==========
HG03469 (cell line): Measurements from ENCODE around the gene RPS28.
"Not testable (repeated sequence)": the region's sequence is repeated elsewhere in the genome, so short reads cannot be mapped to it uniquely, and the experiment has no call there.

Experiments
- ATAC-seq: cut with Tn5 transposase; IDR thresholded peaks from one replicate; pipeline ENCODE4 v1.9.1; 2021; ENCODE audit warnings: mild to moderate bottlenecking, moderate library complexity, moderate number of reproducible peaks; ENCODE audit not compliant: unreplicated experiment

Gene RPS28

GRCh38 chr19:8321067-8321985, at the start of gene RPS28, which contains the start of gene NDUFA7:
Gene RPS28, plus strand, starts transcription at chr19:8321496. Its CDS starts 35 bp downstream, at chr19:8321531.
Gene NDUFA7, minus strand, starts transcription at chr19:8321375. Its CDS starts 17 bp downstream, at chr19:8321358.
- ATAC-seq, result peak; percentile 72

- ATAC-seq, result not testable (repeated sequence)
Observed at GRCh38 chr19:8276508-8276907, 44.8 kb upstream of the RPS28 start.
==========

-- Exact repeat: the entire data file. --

HG03469 (cell line): Measurements from ENCODE around the gene RPS28.
"Not testable (repeated sequence)": the region's sequence is repeated elsewhere in the genome, so short reads cannot be mapped to it uniquely, and the experiment has no call there.

Experiments
- ATAC-seq: cut with Tn5 transposase; IDR thresholded peaks from one replicate; pipeline ENCODE4 v1.9.1; 2021; ENCODE audit warnings: mild to moderate bottlenecking, moderate library complexity, moderate number of reproducible peaks; ENCODE audit not compliant: unreplicated experiment

Gene RPS28

GRCh38 chr19:8321067-8321985, at the start of gene RPS28, which contains the start of gene NDUFA7:
Gene RPS28, plus strand, starts transcription at chr19:8321496. Its CDS starts 35 bp downstream, at chr19:8321531.
Gene NDUFA7, minus strand, starts transcription at chr19:8321375. Its CDS starts 17 bp downstream, at chr19:8321358.
- ATAC-seq, result peak; percentile 72

- ATAC-seq, result not testable (repeated sequence)
Observed at GRCh38 chr19:8276508-8276907, 44.8 kb upstream of the RPS28 start.